Thursday, March 1, 2012

Growth Projections

Texas looks like Mars in this video about the 2011 drought:

This leads to something I've been pondering a bit lately, particularly as it regards to contemporary planning practices. As you might know, I tend (or at least try) to criticize my own tribe as much as the much easier targets such as finance, housing, and transportation markets, as well as the nasty, poisonous cocktail when those things are mixed improperly. Like cooking a cuttlefish improperly.

I can't seem to find the date on this posting from the US census bureau, but by all appearances it seems they're pretty explicit about a slowing and aging of the US population. Of course, the include the typical projection graphic:
Graph: Estimates and Projections of Resident Population: 1950 to 2050
Trend line...stays the same from here to eternity! Which if you have any brain whatsoever you know infinite growth is an impossibility, let alone desirable. Even further complicated by the various finite systems and resources we've fueled past growth on.

What I found interesting in the Census Bureau's statement is that they seem pretty confident that while the population is likely to get larger, growth rates will most likely slow and between 2030 and 2050 could even wane a bit if not stagnate. Of course, these projections of growth and decline are set within today's context. We have no idea what unforeseen effects could manifest between now and 2030 or 2050, particularly climate variations leading to potentially currently habitable places becoming wholly uninhabitable.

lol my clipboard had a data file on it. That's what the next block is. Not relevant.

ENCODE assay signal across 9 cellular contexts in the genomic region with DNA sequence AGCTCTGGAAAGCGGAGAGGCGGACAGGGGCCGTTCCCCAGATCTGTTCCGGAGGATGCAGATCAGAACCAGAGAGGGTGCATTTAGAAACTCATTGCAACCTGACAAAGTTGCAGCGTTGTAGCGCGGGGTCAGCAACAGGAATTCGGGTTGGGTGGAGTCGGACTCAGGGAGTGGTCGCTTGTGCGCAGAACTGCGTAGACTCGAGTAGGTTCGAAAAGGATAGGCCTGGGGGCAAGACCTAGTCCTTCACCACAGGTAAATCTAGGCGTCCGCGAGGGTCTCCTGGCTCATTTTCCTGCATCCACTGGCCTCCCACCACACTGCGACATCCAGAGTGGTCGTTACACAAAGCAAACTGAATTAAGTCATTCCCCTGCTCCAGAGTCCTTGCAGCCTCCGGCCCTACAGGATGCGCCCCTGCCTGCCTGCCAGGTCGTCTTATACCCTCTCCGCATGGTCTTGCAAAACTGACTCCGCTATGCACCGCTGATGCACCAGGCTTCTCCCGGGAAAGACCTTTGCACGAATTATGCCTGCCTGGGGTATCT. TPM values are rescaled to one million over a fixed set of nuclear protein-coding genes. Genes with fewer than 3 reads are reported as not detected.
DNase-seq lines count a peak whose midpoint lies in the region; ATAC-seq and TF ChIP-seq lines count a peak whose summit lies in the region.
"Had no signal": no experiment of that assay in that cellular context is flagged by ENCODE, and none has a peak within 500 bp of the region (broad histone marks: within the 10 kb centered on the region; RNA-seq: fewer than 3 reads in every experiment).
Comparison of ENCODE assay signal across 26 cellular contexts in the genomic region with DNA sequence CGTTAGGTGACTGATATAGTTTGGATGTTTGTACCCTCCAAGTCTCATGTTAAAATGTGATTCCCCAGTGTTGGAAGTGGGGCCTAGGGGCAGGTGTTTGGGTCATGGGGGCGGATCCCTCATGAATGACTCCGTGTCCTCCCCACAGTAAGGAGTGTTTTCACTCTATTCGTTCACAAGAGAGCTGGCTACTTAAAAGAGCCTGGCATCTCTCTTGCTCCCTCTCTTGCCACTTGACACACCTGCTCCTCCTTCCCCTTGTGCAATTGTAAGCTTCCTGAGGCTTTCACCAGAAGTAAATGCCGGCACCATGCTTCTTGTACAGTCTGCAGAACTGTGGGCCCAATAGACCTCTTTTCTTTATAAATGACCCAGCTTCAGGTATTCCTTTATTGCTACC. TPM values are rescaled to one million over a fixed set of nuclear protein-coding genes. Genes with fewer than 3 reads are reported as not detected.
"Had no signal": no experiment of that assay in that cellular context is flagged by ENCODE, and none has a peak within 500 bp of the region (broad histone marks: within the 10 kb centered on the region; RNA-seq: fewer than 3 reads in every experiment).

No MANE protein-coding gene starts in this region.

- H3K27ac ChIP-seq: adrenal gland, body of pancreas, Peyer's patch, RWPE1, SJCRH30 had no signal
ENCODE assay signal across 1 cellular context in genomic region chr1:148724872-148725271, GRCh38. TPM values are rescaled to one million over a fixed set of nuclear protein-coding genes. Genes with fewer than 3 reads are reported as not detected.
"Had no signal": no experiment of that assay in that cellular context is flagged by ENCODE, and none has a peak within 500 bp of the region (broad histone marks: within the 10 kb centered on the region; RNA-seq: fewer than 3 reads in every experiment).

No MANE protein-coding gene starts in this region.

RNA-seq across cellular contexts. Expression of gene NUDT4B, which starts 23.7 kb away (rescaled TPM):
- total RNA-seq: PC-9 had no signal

Which brings me to many modern planning efforts, both transportation planning and land use planning, which seem to build upon a foundation of "growth." This isn't entirely insane considering that is our current paradigm of development. We don't care much how or why. Just grow, baby. And Americans listen. We grow in height to physical maturity. Then we grow in girth from there on with very little qualitative improvement. Dumb and fat wins the race with these rules.

More specifically, many various local planning efforts like to point to a doubling of the DFW population in the next few decades. Let's say by 2050 to match with the Census Bureau's projections as well as the Vision North Texas plan, which to my mind, is the epitome of paper planning. Books, visions, and participatory public charades masquerading as true involvement, its legacy. Long may it rest in peace.

DFW comprises 1.6% of the US population currently, yet the projections suggesting a double to 10 million by 2050 mean DFW would capture 5% of that. Is that believable? Perhaps even moreso given the context of a potentially uninhabitable state? Scary. But we don't know for sure either way. So why base transportation and land use decisions on a theoretical 10 million people?

Instead, why don't we focus on growth, not quantitative and outward, but instead qualitative. Growth in the quality of life of current residents and their ability to meet their wants and needs without sacrificing those of others present or future.

Of course, if we did that everybody would want to come live here and we may hit 10 million after all. But not because of these projections, but by creating a desirable place to live.